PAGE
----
Dr. Bridget Cantrell travels the world helping treat troops and families
Though she's successfully helped hundreds of veterans overcome their struggles with post-traumatic stress disorder over the course of her long career, Dr. Bridget Cantrell still cherishes the moments when patients share their testimony with her.
"It's a really powerful experience," said Cantrell, who runs a private practice in Bellingham and is one of a small number of specially selected and trained mental health providers for the Washington State Department of Veterans Affairs PTSD Program.
And it's those experiences that help keep Cantrell helping soldiers and their family members work through struggles with PTSD. She provides mental health services to active duty from all branches of the military, reservists and National Guard troops and their families. The work focuses on treating military personnel who have experienced combat exposure or trauma, family deployment stress and readjustment issues after coming home.
"It's extremely valuable to make sure the other members of the family (besides the servicemember) also deal with their issues," said Cantrell, who is scheduled to speak at a symposium at Madigan Army Medical Center in November.
Due to the stress that comes with their spouse's deployment, wives are showing up in huge numbers to mental health clinics seeking treatment to deal with depression and substance abuse problems, she said.
And that can often throw the entire household into a situation that isn't conducive to welcoming home their spouse from a stressful deployment.
"That's going to exacerbate their (PTSD) symptoms," Cantrell said.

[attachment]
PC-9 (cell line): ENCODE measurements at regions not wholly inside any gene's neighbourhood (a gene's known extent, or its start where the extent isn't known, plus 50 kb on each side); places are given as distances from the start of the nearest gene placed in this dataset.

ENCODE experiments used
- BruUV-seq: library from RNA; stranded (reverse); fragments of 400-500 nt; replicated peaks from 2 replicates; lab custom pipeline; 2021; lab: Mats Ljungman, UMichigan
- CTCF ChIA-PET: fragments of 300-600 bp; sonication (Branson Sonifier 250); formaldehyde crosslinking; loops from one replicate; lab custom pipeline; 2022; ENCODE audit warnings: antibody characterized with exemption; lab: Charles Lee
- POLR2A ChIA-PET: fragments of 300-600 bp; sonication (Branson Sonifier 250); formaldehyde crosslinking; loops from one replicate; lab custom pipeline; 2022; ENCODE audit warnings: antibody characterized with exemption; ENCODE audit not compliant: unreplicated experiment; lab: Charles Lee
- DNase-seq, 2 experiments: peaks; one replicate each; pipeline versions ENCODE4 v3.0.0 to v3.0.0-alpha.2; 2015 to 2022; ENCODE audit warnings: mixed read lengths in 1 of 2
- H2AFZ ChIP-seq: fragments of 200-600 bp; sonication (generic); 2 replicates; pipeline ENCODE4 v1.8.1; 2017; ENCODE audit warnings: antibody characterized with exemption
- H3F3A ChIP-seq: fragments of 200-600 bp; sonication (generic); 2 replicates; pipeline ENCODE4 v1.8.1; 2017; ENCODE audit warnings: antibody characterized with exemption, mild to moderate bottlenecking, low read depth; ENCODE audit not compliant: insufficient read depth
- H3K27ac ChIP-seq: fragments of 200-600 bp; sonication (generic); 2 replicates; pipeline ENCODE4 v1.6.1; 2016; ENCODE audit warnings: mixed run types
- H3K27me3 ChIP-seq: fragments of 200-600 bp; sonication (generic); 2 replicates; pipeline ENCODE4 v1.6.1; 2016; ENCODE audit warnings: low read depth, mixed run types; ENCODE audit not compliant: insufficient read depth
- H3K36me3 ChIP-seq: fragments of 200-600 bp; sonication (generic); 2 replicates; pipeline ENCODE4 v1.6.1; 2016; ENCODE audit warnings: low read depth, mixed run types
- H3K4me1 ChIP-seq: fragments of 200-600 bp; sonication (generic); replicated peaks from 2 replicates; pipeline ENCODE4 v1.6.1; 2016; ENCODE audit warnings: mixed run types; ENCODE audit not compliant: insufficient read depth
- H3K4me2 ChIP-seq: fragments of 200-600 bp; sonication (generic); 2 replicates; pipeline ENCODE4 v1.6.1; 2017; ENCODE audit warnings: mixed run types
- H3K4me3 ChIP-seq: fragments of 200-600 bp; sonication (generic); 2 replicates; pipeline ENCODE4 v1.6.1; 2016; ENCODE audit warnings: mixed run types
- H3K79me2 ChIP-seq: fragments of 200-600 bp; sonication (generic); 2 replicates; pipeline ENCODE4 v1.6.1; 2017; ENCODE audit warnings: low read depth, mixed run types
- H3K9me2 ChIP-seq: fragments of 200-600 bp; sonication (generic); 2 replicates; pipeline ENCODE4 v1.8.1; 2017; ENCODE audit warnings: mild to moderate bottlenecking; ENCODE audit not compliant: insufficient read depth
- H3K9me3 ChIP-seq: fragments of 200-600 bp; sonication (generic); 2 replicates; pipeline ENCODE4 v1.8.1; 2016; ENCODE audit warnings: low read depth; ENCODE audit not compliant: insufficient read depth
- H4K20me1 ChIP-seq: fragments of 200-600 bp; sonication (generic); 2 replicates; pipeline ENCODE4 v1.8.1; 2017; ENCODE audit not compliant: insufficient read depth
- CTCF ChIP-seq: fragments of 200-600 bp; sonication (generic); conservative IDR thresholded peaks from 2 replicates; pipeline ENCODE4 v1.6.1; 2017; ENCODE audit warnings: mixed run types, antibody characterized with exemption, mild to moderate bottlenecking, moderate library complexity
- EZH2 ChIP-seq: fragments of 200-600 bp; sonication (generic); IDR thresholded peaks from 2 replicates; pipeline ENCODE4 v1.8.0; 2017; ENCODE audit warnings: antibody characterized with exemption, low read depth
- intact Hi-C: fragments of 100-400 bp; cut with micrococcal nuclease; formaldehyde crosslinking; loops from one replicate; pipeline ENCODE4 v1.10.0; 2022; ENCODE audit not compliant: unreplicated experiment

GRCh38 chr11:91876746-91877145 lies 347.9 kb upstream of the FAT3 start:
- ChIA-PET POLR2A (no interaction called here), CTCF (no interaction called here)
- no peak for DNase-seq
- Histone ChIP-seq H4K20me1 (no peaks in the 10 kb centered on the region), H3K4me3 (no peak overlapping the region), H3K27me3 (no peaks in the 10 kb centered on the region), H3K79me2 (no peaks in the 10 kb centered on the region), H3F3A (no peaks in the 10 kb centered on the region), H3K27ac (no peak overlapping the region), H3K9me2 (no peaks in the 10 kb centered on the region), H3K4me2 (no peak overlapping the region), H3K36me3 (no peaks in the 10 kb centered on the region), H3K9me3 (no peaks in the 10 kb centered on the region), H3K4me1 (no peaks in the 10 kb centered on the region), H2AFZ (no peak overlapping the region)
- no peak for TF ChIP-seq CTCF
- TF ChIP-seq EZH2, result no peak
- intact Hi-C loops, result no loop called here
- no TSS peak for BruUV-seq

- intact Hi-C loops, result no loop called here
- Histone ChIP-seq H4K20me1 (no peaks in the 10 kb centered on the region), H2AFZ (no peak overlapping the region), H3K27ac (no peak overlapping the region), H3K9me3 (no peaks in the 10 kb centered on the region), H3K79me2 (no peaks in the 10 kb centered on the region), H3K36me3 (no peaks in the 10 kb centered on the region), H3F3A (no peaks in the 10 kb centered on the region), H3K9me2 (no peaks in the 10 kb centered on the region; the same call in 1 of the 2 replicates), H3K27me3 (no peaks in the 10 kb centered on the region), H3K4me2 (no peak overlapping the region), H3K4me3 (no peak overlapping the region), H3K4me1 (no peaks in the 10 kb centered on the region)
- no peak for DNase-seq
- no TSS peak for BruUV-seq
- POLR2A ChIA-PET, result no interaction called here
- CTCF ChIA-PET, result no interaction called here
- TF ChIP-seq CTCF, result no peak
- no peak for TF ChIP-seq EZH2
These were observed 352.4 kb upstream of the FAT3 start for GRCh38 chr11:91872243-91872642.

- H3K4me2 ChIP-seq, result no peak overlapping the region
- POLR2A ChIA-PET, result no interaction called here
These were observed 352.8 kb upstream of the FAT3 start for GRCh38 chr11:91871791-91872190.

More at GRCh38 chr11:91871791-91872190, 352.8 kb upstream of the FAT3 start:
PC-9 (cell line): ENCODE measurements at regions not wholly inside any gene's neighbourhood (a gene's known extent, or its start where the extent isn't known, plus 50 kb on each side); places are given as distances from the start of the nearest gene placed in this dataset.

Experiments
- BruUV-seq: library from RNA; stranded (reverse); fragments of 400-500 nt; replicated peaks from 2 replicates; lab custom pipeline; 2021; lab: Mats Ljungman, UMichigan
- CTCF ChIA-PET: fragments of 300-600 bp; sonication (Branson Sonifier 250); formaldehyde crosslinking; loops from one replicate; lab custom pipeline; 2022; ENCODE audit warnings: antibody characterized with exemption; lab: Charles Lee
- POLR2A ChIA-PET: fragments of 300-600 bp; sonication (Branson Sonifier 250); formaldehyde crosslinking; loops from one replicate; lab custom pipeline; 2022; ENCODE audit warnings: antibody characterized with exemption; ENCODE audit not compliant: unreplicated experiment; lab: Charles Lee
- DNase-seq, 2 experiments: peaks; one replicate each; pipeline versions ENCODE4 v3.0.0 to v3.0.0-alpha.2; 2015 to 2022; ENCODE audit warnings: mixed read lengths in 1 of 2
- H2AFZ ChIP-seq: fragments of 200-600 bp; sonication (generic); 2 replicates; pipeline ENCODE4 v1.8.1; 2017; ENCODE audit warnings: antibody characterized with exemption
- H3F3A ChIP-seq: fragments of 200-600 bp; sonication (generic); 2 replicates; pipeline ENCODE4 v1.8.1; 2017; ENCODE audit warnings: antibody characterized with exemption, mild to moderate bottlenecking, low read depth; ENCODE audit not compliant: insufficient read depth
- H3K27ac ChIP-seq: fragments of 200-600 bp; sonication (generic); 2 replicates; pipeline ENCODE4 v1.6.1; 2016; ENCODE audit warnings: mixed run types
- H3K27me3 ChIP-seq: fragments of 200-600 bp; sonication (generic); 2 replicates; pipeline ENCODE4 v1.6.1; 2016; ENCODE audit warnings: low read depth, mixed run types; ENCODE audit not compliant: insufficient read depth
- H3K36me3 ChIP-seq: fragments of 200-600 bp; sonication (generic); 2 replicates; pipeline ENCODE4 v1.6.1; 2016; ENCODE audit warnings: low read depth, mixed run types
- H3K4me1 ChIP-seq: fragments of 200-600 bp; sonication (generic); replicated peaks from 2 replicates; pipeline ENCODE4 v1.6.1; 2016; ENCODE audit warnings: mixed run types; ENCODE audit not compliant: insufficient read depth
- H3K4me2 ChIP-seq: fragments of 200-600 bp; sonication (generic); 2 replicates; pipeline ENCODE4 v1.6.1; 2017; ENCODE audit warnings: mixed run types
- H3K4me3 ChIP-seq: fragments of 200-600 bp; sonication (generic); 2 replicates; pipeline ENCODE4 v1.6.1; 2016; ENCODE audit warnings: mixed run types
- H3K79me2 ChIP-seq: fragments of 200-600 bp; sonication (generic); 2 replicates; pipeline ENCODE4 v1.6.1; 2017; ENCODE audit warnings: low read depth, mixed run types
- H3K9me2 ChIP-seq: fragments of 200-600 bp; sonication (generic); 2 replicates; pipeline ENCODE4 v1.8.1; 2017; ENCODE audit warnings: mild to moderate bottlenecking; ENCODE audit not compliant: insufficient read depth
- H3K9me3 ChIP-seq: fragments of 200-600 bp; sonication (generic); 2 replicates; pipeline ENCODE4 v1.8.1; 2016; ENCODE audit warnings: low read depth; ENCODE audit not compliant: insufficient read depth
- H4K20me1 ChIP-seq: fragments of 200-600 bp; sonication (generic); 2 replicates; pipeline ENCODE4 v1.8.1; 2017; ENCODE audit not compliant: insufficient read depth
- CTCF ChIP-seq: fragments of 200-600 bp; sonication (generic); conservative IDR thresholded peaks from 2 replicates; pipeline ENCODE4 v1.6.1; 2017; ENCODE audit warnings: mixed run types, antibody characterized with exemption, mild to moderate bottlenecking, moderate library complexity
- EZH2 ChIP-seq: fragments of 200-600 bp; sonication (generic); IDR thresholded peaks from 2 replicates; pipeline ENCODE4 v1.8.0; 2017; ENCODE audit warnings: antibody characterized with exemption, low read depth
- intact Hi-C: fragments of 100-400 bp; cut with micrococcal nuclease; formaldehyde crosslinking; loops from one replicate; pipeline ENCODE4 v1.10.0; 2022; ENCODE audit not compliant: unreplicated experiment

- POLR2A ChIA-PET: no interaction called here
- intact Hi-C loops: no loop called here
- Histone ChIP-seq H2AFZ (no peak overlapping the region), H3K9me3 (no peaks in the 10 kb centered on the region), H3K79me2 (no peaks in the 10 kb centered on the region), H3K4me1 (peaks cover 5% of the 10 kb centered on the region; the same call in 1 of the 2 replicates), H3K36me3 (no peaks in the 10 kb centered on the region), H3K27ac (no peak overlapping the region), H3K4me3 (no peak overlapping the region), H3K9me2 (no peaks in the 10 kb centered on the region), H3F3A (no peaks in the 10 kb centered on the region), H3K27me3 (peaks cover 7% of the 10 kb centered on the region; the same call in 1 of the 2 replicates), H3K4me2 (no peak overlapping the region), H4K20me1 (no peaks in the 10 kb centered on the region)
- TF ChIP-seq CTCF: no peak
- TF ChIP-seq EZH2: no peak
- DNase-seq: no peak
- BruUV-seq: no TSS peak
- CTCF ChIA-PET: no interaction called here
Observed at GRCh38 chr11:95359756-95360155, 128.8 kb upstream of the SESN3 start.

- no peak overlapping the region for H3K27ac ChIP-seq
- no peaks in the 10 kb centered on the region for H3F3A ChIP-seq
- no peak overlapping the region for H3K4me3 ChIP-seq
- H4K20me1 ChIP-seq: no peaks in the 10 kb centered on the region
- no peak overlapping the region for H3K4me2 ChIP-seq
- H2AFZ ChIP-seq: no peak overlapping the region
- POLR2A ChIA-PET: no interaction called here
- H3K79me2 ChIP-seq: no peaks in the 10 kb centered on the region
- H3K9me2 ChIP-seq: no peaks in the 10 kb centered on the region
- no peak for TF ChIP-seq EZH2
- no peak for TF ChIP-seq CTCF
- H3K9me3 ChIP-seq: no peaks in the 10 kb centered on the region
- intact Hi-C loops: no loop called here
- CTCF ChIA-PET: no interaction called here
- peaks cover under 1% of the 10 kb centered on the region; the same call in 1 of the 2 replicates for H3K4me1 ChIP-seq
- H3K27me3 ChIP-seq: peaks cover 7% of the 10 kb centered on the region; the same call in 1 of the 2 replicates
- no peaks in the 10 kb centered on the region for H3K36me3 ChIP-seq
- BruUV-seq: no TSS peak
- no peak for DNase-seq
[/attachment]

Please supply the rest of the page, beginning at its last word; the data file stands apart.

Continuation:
Cantrell, who received the Didi Hirsch Foundation Leadership Award for Erasing the Stigma of Post Traumatic Stress Disorder in 2008, is in favor of as many forms of treatment servicemembers can possibly receive. That can be through a group setting or private sessions.
"The group sessions and workshops are very interactive - they're talking about their issues and hearing from everybody else," Cantrell said. "The more we bring PTSD out into the open the more people are going to realize they're not alone. They learn to normalize their situation."
The group setting has a tendency to lighten things up a bit.
"They can tell stories and laugh about things," she said. "Humor is huge thing that helps them deal."
Cantrell has also written four books (her newest book, "Souls under Siege: The Affects of Multiple Troop Deployments - and How to Weather the Storm," helps readers find ways to support and tend to those living under the pressures of multiple deployments) that she routinely hands out to patients. She's also the president and CEO of Hearts Toward Home International, a charitable nonprofit organization dedicated to the recovery and reintegration of trauma survivors. When she's not seeing patients or overseeing her charity, Cantrell travels the world hosting workshops for military units and family members.
"I read a lot, talk to a lot of military leaders and really immerse myself in the military culture," she said. "I know the pulse of what's going on."
And she sees the military going in the right direction when it comes to dealing with another problem plaguing service members returning from deployments: suicides.
"It's about helping leaders interpreting the warning signs - perception is everything," she said. "Those leaders are the ones that care deeply and encourage soldiers to get help."